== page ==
Wednesday, April 30, 2008

Fountain Creek Regional Park

Last Sunday I headed down to the Fountain Creek Regional Park. FCRP is a short distance south of Colorado Springs near the town of Fountain. It contains a series of small to medium size ponds and a river (Fountain Creek). FCRP attracts a lot of ducks in the winter and is know to attract warblers during migration. Due to its close proximity I have been many times. So far I have only seen Yellow-rumped, Yellow and Orange-crowned warblers, but this is Colorado so that is about all I have seen anywhere. Maybe I just can't see warblers. I have been trying out the Bogen 3421 gimbal tripod head. I was very impressed how easy it was to lock-on to small birds flying around in the canopy. I'll post another entry about the Bogen 3421 in a few days.

Here is a Audobon's Yellow-rumped Warbler. The trick is getting them to pose at eye level with a clean background.

And a female. This photo would have been improved with the use of some fill flash. This is somthing that I hope to explore this year.

A Northern Rough-winged Swallow. The Sibley book says that they are uncommon. Fountain Creek Regional Park is a good place to see these swallows.

There were still a few ducks around including this Hooded Merganser. It is difficult to photograph birds that have bright white and black markings on a sunny day. This duck allowed me to get closer than any other Hooded Merganser that I have encountered. Unfortunately most of the photos that I took had loss of detail in the whites and the blacks. This is the best photo and it also suffers from exposure problems.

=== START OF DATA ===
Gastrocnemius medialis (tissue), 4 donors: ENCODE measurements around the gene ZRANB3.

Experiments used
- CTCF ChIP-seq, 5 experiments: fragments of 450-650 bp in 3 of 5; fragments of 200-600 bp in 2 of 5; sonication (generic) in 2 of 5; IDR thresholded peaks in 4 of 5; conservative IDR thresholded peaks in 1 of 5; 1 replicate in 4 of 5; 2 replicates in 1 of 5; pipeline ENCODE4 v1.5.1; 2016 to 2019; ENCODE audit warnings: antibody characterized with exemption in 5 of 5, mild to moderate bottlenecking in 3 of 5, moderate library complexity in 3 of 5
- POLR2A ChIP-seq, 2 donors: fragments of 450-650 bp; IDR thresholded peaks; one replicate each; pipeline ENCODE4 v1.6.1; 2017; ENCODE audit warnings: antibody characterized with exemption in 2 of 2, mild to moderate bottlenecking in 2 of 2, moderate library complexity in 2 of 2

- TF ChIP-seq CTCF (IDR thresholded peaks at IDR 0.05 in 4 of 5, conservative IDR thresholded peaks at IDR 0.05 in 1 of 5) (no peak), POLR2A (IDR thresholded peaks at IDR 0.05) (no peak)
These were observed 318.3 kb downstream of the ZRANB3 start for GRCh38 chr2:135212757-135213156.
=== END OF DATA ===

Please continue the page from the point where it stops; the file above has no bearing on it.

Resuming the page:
Sunday, April 27, 2008

Ramah SWA - Part 2

On Saturday April 26th I returned to Ramah. This turned out to be a good decision because I added 2-4 new birds to my life and photo list. Two were easily identified Plovers and 2 were Sandpipers that i'm still working on. This turned out to be the best shorebird photography experience of my life (probably because I live in Colorado and haven't taken a trip out of state since I started doing wildlife photography).

After a slow start I found myself laying in the mud surounded by plovers, sandpipers and phalaropes.

After a few minutes of photographing sandpipers I noticed this Semipalmated Plover.

Then this white plover came running by. I knew that it was either a Snowy Plover or a Piping Plover but wasn't sure which. Either way I was extremly happy because both are rare and I have never seen either reported at Ramah. It turned out to be a Snowy Plover.

Photography Note: The white around the eye in this photo is slightly over exposed. When photographing small white birds against a dark background it is important to make adjustments so that the subject is not over exposed. In this photograph I used -1 exposure compensation to compensate for this but it wasn't quite enouugh. With Canon DSLRs there are two ways to check if you have over exposed areas. The first is to enable highlight alert. The second is to check the histogram. The problem that I have is that the flashing area of the over exposed spots, when highlight alert is enabled, can be very difficult to see outside on a sunny day. This is especially true when the overexposed area is very small.

Friday, April 25, 2008

Ramah SWA

In search of Marbled Godwit

Last weekend I headed over to Ramah State Wildlife Area to search for the Marbled Godwit that had been reported.

Ramah is located about 37 miles northeast of Colorado Springs. It may be the best shorebird location in El Paso county. It's only average for photograhy. The angle of the sun is just a little less than ideal and the shore always has a lot of algae.

I was not able to locate the Godwit but I did find several Wilson's Phalarope working the shore line. Without too much difficulty I was able to get fairly close and snapped a few pictures before a hawk flew over and scared the Phalaropes back into the middle of the water. I decided to wait where I was and within about a minute one of the Phalaropes swam back to where I was and did some posing.

After a little while Lesser Yellow-legs flew in and chased off the Phalarope.

Before I left a couple of White-faced Ibis flew in for a short stay.